WASHINGTON, D.C. —Washington Capitals coach Barry Trotz sat at the podium after his team had defeated the Tampa Bay Lightning in Game 6 of the Eastern Conference finals on May 21 and looked remarkably calm. In fact, when the question of what Game 7 might mean to the Capitals, where these type of games have […]
WASHINGTON, D.C. —Washington Capitals coach Barry Trotz sat at the podium after his team had defeated the Tampa Bay Lightning in Game 6 of the Eastern Conference finals on May 21 and looked remarkably calm. In fact, when the question of what Game 7 might mean to the Capitals, where these type of games have not always been their best, Trotz remained settled.
“I don’t think there’s a team I’ve ever had that I’d want to go into a Game 7 with (more),” Trotz said. “This team has done a lot of special things this year.”
They did another special thing on May 23, stunning the Lightning 4-0 in Game 7 in Tampa and earning their second trip to the Stanley Cup in team history. Washington was matched up with former general manager George McPhee, who built the first-year Vegas Golden Knights into a one-year wonder. They became just the second NHL expansion team ever to make the finals.
And that forced the Capitals to play in their first Stanley Cup championship round in 20 years against the man who built a large part of the present-day team before being let go four years ago.
The series began on May 28 with the first home game for the Capitals set for June 2 at 8 p.m. That is going to be Game 3 of the series. Game 4 also is going to be in Washington on June 4.
The series would then, if needed, go to Vegas for Game 5 on June 7, back to D.C. for Game 6 before a Game 7 would be played out West on June 13.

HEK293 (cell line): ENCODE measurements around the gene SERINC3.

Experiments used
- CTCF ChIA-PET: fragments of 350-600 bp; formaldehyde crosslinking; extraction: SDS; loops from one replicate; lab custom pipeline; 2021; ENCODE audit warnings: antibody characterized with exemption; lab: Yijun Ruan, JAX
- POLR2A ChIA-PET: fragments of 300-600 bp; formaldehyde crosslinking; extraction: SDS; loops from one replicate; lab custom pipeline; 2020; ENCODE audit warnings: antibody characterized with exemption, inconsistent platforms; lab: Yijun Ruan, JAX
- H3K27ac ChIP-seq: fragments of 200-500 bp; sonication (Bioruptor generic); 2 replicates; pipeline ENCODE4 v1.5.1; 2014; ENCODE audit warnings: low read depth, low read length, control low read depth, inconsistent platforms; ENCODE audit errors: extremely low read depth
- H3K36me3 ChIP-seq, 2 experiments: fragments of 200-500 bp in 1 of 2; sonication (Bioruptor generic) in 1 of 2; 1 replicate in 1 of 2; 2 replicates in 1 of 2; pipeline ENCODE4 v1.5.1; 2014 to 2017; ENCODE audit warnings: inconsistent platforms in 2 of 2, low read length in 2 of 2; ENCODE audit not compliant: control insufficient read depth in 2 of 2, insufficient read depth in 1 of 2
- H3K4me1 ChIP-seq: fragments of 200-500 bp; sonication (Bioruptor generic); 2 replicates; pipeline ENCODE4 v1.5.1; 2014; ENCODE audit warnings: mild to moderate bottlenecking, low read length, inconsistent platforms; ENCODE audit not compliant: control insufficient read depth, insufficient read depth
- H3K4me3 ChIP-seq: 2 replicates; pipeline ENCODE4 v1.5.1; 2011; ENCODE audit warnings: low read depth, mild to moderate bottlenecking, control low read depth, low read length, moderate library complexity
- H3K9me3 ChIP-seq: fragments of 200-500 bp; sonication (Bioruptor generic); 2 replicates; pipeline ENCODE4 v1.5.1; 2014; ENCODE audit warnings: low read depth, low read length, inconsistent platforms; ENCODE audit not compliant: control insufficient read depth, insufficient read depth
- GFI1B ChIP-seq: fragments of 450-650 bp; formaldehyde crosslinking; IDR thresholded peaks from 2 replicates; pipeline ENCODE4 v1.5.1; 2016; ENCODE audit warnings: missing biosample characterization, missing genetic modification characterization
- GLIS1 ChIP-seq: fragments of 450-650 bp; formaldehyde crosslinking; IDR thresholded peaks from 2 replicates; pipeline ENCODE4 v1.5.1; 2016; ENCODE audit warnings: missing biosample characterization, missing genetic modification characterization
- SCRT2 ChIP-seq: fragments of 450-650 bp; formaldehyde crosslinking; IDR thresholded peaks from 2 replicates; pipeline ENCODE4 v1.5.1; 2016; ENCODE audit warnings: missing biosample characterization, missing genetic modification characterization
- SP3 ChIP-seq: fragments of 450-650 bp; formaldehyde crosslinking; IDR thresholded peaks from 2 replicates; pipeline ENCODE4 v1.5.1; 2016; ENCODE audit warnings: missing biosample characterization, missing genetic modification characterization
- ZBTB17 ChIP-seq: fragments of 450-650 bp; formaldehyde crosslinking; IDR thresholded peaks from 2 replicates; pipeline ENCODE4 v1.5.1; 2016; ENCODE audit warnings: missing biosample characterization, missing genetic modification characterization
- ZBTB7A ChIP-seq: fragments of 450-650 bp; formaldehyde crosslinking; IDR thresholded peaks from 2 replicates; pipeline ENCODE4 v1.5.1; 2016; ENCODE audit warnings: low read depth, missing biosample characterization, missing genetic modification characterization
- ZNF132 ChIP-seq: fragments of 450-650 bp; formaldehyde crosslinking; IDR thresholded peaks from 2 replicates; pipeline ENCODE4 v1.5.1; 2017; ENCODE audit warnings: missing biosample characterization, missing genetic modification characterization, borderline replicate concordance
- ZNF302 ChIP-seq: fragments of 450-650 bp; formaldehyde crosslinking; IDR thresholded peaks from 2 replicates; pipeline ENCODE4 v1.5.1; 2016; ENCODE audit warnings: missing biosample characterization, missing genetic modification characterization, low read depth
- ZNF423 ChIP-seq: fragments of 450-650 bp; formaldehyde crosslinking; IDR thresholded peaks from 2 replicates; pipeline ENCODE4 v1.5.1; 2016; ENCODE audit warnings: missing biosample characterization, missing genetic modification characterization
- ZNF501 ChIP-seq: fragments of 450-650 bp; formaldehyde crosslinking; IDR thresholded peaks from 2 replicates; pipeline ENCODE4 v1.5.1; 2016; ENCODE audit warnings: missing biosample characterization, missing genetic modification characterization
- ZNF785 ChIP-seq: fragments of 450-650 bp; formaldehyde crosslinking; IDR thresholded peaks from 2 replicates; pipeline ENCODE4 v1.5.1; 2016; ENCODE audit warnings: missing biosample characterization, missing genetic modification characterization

The biggest question is whether the Capitals can finally shed the lack of success problems – especially in the playoffs – that have dogged them over the years. In 43 seasons, Washington has never won the Stanley Cup. The only time the Capitals made it came 20 years ago when Detroit swept them in four games.
But this team may be different. Trotz and the team work on not worrying about the wrong things and focusing on the here and now. They just worry about the next play, the next thing – not the next game.
“You’ve just got to roll with the punches at this time of year,” Trotz said. “I think we’ve been able to do that. We’ve never wavered.”
Goalie Braden Holtby is a perfect example of that. He was benched at the start of the first playoff series against Columbus three rounds ago, but Trotz put him back in during Game 2, and Holtby has never looked back.
He blanked the high-scoring Lightning in Game 6 (3-0) and Game 7 (4-0) and said heading into the final that the team would not be worried about anything other than what was coming next.
They will want to do the same thing in the championship round.
“We’ve done a really good job this playoffs of just staying in the moment, one game at a time,” Holtby said.
The Capitals wanted to make some noise in this year’s playoffs and change the team’s playoff history. Anyone who follows the team and probably some who played with them knows that the playoffs just have not been kind to the Washington Capitals.
After last week’s Game 7 victory over the Lightning, Washington improved to 5-11 in those series-ending contests. They’ve blown leads of 2-0 and 3-1 in series. The team has lost in numerous heartbreaking ways, but this year, things have been different so far.
The Capitals beat long-time nemesis Pittsburgh Penguins in the playoffs and now, after defeating the Lightning – despite trailing 3-2 in the series – Alex Ovechkin will play in the Stanley Cup for the first time.
And he’s a little excited, something that came out in his press conference in Vegas on Sunday when asked on his thoughts.
“You know like we want to be here,” Ovechkin said. “We work so hard all year. I don’t think nobody believes in us, and nobody believes in Vegas, and we’re right now in the Stanley Cup Finals, and we fight for a Cup. Come enjoy this moment.”